McDavid using voice, skill to be true leader for Oilers

“I’m aware that we’re witnessing something special, a generational superstar playing in the prime of his career,” Woodcroft said.

But Woodcroft also wants people to know about the McDavid the hockey world doesn’t see or hear.

It’s the McDavid who is using his skill and his voice to become a true leader for the Oilers.

“You get to see the final product and I get to see the work that goes into that final product,” Woodcroft said. “I see somebody who is driven by team success. Where I’ve seen a lot of growth in him, and I’ve been around him at different points for the last eight years, I see growth in driving a team with his leadership, not just in setting an example but in holding teammates to a certain standard and holding people to account. I have seen a lot of growth in that area for him.”

McDavid hinted at that growth in September during the NHL North American Player Media Tour in Las Vegas.

“I think just being a little bit more comfortable, more comfortable with being captain, comfortable in the room, comfortable doing media stuff,” McDavid said on the “NHL @TheRink” podcast.

McDavid has always been comfortable on the ice, winning the Art Ross Trophy as the NHL’s leading scorer four times and the Hart Trophy as the NHL MVP twice.

The 25-year-old leads the NHL this season with 39 points (17 goals, 22 assists), including a goal and two assists in Edmonton’s 4-3 overtime win against the Florida Panthers on Monday.

It was a second straight win for the Oilers (12-10-0), who play the Chicago Blackhawks at United Center on Wednesday (9:30pm ET; SN360, SNW, TVAS).

Woodcroft, along with McDavid’s teammates who have been with him the longest, see that comfort manifesting in his ability to lead the Oilers, by example and with his voice.

“He’s become more vocal, I think,” Edmonton defenseman Darnell Nurse he said.

Nurse has been McDavid’s teammate since the Oilers selected the center with the No. 1 pick in the 2015 NHL Draft. They were roommates at one time.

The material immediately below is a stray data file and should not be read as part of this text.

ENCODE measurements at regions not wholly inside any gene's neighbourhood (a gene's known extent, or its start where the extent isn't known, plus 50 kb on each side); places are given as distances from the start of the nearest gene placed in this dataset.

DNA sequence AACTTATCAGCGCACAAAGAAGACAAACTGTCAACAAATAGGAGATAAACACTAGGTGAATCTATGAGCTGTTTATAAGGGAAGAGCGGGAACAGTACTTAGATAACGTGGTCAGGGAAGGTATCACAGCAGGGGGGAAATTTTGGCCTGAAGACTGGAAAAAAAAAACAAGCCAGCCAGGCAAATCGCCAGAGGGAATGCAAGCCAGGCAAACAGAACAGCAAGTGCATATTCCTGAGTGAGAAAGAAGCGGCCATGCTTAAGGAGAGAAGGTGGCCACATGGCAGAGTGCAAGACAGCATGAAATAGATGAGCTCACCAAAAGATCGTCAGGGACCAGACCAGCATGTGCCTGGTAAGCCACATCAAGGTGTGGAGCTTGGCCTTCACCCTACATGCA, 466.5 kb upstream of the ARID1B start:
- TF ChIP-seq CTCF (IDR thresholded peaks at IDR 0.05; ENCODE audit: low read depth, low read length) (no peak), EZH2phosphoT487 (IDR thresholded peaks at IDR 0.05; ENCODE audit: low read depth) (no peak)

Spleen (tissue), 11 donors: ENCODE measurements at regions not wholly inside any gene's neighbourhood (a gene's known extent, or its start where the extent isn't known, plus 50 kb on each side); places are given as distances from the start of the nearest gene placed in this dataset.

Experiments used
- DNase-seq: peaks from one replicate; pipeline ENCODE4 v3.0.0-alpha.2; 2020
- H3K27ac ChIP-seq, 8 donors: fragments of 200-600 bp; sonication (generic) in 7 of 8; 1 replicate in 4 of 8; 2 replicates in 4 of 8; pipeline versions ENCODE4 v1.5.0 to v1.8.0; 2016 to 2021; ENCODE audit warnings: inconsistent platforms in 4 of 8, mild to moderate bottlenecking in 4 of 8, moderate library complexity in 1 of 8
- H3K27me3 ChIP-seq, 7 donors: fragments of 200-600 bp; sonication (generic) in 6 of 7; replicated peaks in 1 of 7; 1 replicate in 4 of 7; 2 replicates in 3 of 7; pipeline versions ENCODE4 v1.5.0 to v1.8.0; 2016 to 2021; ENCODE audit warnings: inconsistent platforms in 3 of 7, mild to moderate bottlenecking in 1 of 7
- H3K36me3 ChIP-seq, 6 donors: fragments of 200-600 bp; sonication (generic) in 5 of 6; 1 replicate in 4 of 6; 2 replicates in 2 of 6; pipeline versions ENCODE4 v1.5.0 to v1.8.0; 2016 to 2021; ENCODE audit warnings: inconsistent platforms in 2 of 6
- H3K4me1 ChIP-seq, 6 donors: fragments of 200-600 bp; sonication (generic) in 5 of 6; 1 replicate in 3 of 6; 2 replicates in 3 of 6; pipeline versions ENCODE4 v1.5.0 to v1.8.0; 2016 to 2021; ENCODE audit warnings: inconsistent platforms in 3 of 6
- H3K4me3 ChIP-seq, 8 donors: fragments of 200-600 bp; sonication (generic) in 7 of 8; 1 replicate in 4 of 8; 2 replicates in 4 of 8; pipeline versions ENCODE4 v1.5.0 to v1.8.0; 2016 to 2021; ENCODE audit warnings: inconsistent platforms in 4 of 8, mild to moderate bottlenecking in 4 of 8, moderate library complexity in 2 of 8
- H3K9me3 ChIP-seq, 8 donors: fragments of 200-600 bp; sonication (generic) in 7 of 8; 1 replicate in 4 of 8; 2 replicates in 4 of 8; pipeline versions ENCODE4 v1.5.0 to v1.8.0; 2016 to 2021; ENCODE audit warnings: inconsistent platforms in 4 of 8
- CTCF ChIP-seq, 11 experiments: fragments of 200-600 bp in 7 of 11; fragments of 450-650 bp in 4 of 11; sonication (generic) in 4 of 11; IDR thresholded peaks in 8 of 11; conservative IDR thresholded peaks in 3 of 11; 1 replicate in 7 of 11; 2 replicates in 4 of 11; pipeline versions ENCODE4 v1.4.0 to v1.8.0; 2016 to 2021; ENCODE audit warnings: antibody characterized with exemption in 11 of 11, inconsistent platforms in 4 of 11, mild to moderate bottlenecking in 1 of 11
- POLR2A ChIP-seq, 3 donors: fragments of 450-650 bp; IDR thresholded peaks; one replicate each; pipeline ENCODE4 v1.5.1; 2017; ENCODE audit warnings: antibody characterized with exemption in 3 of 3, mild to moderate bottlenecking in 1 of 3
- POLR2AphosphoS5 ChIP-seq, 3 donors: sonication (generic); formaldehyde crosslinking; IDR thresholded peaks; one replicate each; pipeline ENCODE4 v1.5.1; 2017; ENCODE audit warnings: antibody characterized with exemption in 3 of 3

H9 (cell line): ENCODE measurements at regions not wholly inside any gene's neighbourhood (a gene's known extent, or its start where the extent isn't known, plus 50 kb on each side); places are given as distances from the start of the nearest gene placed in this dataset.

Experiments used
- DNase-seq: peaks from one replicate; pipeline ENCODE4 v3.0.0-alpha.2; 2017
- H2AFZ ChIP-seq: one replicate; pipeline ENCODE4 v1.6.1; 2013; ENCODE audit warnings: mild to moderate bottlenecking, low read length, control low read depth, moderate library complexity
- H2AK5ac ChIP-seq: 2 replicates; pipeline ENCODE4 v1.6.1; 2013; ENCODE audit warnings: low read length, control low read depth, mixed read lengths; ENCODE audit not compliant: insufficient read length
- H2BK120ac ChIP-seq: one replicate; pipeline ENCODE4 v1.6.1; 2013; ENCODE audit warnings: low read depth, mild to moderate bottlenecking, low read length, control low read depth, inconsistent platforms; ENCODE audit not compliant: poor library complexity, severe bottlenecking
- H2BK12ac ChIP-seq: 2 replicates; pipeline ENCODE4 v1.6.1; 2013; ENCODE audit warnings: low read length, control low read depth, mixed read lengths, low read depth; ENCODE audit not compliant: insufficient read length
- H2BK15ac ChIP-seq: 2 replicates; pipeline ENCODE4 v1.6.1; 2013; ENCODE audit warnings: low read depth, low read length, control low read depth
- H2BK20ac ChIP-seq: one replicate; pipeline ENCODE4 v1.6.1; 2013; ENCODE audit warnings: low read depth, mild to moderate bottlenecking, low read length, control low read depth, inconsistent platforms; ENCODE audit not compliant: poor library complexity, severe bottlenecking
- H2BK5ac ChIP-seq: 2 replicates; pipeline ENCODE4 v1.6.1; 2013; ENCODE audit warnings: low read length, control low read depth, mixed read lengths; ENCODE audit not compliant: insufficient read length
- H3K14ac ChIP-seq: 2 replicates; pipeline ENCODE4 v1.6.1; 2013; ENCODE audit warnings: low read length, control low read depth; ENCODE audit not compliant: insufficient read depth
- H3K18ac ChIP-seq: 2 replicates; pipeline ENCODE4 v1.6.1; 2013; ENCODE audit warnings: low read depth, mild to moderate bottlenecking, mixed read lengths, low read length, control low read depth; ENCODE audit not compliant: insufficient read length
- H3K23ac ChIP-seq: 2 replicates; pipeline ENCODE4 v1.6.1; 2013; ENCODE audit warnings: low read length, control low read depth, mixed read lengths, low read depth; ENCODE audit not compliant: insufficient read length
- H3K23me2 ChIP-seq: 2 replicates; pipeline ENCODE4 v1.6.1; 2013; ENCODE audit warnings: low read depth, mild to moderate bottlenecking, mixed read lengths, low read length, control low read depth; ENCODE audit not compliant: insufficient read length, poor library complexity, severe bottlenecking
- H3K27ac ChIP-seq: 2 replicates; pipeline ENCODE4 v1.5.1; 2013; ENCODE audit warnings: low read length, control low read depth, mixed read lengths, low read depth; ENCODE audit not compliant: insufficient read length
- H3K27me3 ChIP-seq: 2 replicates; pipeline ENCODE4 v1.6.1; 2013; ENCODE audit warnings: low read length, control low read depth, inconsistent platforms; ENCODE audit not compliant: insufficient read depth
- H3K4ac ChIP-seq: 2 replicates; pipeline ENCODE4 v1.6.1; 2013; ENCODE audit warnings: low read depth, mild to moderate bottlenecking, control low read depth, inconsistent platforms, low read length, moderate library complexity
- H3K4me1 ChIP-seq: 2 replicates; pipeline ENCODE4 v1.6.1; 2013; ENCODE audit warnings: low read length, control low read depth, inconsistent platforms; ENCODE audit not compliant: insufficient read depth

“First and foremost, he’s a leader by example and goes out and sets the work ethic not only on the ice but off the ice also,” said Nurse, who was drafted No. 7 by Oilers in the 2013 NHL Draft. “And he’s gotten more and more comfortable with speaking up when something needs to be said. He’s got a good pulse of the room, a good pulse of everybody.”

Nurse remembers McDavid early in his career when he was barely audible.

“He probably didn’t want to [speak up],” Nurse said. “There’s a lot of pressure that comes along with it.”

McDavid himself said he always felt “super awkward” when forced to use his voice either in the room or in the media earlier in his career.

“I’m sure it was like pulling teeth,” he said.

Now it’s not.

“Now he doesn’t really care, he just says what’s on his mind,” Nurse said.

Forward Leon Draisaitl also said McDavid has developed his voice over the past few seasons.

“He’s naturally not the loudest guy and obviously he does a lot of his leadership in terms of his work ethic and the way he leads on the ice, but over the last couple years he’s really developed a vocal type of leadership in the room,” Draisaitl said.

Draisaitl, also McDavid’s teammate since 2015, said he has seen what Woodcroft has noticed.

“That’s how you build a culture, right,” Draisaitl said. “That’s how you create something special, by holding guys accountable and he does that. It doesn’t really matter who it is, he does it to anybody and he does it the right way.”

Woodcroft called that type of leadership “priceless.”

“I think that resonates,” Woodcroft said. “I can walk in the room and say, ‘This is the standard.’ But when your best player and the best player in the game lives it on an everyday basis, I think the next generation of Edmonton Oilers have no choice but to fall in line.”

Likes Dylan Hollowaythe Oilers’ 21-year-old forward who was a selected No. 14 in the 2020 NHL Draft.

Holloway is learning the inner workings of McDavid the captain this season. Like everyone else, he already knew about McDavid the player.

“Nothing he asks out of us he’s not willing to do himself,” Holloway said. “That’s the biggest thing. Whenever we need a little spark or anything, he’ll be the first guy to get in on the forecheck, first guy to go make a play, make things happen.

“As a kid growing up I was watching him and now that I’m able to witness it firsthand in practice and from the bench, it’s just pretty cool to see how he does it. He asks a lot of the guys, but it’s nothing that he doesn’t hold himself to already.”

Much of what the Oilers are saying about McDavid is what Nathan MacKinnon‘s teammates were saying about him before he led the Colorado Avalanche to a Stanley Cup championship last season.

The Oilers believe the arc with McDavid will eventually be the same.

“I’ve been involved in some international tournaments with [MacKinnon] and I saw what he did to us in the playoffs last year,” Woodcroft said. “Certainly a top player at the top of his game who helped their team get to where they wanted to get to. I see Connor McDavid as being not only an elite player and an elite person, but somebody growing into that leadership role.

“He wants the Edmonton Oilers to achieve the ultimate goal of winning a Stanley Cup and he’s willing to do whatever it takes to get that done.”


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